Back to Our Roots
By Dan MacIntosh
If you listen to any amount of Paul Chesne Band music, you’re going to hear a plenty of songs about girls and a lot of songs about Jesus. Sometimes, both subjects are contained within the very same song. These songs may come out as comforting country tunes one minute, and noisy, messy rock & roll the next. Therefore, it’s no great surprise Chesne describes his music with the Paul Chesne Band in unusually extreme terms. “It’s Dr. Dre meets Johnny Cash,” Chesne quips. “Or as our bass player came up with a couple weeks ago, ‘Just imagine a jukebox has exploded.’”
During his formative years, Chesne listened to a lot of the Beatles, Simon & Garfunkel and Bob Dylan. “As I grew up,” Chesne adds, “I started to like hip hop a lot as a teenager.” This teen exposure to hip hop explains the Dr. Dre side of his inspirational equation. It wasn’t until Chesne became an adult, however, that the jukebox in his psyche truly blew up due to the input of some potent, roots-oriented explosives.
“I heard Johnny Cash and Willie Nelson on the same night when I was 18,” Chesne says, recalling his country music epiphany. “I heard two of their albums back to back. The first was Johnny Cash’s American Recordings, and Willie Nelson’s Shotgun Willie, and that just changed my whole perspective. So I devoted a lot of time to learning about country music. It just expanded my horizons. Once you go through that, you get to old blues and it made me go searching for their inspirations.”
Inspiration can strike in the strangest places, at the strangest times. Chesne wasn’t in some famous club or shopping at a hip record store when he was initially struck by this addictive country bug. Also, up to that point he honestly didn’t truly comprehend country music.
“I did really get it until that night when I heard those albums,” Chesne admits. “I was working at a pizza joint delivering pizzas. There were no orders and the chef had put those albums on and I listened to them and it just blew my mind.” As it turns out, that influential pizza chef was both literally and figuratively a tastemaker.
Chesne doesn’t just live in the past when it comes to drawing from his musical inspirations. He also digs a lot of contemporary artists, too; ones that are likely inspired by some of his older country influences. “New people that I like are Lucinda Williams, Wilco and Spoon,” he lists. And even though there are deep roots to the music Chesne creates these days, he’s by no means stubborn purist. “I don’t really discriminate against any genre of music,” Chesne asserts. “I love them all. I just love good music.”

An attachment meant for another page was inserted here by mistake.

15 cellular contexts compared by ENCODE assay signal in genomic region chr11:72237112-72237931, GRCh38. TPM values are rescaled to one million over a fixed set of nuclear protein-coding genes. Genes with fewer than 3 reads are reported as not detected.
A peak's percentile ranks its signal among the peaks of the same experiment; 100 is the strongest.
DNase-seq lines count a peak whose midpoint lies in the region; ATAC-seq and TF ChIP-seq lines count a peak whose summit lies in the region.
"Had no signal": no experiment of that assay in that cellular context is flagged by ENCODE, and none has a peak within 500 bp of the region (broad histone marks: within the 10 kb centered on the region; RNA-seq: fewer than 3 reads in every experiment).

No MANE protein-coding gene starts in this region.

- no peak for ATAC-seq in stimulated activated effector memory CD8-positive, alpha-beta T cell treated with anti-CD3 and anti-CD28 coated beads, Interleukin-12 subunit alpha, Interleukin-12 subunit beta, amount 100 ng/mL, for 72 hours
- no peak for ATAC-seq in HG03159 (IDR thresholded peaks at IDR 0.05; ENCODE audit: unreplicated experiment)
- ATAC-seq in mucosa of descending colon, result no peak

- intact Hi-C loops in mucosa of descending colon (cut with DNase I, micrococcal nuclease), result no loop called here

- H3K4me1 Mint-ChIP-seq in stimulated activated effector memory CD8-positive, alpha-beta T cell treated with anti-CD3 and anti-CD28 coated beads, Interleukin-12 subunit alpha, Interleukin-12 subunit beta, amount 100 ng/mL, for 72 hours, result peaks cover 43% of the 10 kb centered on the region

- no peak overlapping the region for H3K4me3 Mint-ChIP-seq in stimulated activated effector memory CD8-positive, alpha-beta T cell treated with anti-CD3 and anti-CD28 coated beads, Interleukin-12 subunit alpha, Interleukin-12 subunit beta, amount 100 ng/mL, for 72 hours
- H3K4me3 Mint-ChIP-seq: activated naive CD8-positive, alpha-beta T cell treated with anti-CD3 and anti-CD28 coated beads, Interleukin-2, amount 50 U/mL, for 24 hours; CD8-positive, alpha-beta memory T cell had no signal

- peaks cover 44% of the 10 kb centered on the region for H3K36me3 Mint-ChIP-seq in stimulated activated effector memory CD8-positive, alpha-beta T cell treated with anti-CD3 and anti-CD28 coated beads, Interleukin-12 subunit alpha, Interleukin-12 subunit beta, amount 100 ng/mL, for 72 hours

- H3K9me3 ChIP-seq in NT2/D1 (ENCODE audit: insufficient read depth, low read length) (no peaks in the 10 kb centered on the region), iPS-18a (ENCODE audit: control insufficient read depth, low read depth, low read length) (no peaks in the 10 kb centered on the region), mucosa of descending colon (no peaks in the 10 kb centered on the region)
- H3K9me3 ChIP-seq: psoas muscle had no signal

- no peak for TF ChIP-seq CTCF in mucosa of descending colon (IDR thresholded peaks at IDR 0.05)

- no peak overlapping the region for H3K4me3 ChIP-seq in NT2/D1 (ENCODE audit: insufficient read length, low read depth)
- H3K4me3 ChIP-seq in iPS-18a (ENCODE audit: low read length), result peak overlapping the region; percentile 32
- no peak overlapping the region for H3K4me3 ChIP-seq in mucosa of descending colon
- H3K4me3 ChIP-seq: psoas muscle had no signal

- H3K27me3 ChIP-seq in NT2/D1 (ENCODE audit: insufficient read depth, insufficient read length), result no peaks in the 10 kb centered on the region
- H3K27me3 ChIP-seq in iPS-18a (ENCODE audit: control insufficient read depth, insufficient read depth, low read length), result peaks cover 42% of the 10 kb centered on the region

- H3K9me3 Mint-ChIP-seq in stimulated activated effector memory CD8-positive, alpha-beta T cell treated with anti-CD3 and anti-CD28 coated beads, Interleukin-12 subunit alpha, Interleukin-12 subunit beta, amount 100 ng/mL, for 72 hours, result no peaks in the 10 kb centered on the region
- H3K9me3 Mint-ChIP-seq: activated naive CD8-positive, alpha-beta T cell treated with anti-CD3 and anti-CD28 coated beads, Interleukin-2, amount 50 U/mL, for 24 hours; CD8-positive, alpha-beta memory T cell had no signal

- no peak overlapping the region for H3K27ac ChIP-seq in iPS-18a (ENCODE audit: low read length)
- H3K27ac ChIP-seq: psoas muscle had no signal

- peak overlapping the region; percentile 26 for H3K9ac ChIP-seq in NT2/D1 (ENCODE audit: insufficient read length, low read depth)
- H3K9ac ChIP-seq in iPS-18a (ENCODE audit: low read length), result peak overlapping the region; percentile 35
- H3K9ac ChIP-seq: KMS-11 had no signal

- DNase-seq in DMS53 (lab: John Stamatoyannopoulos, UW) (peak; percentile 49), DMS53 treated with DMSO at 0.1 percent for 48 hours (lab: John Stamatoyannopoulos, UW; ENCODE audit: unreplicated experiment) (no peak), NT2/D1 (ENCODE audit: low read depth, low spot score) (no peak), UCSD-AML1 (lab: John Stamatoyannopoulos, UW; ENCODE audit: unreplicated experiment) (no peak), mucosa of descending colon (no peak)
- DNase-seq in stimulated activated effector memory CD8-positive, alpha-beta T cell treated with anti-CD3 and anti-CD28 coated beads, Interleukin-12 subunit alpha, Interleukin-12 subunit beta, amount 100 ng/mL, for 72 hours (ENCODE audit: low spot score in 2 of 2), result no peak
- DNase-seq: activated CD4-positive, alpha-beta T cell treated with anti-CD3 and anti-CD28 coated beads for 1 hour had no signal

It’s ironic that Paul shares a last name (albeit, one spelled slightly differently) with big time country singer, Kenny Chesney. Although ‘that other Chesney’ has his moments of sincere tenderness, he also records far too many songs about hanging out on exotic beaches, drinking expensive liquor and seemingly auditioning for Lifestyles of the Rich and Famous. However, what attracted Chesne to country music were not the dollar signs in the eyes of slick Nashville superstardom.
“I think there’s something that’s just so human about country,” Chesne explains. “About the stories. Just about a person with a guitar in front of you presenting their art and expressing themselves. There’s something so timeless and powerful about that. “
The Paul Chesne Band plays music for any number of good (or bad) reasons. They want to make people happy and get them to dance, as well as make the pretty girls cry. Or it may just be because they’re high, low, drunk or any combination of all three. Or, to quote them directly, “because we can’t in good conscience do anything else.”
All of these reasons sound like lines to every honest-to-goodness country song you’ve ever heard. If you also throw in bits about Jesus, too, you just about have it all. Downright sincerity, mixed with obvious talent, is more than proof enough that Paul Chesne was destined to do more than just deliver pizzas the rest of his life. And with the angel of Nelson on one shoulder, and Cash on the other, there’s no possible way the man could fail.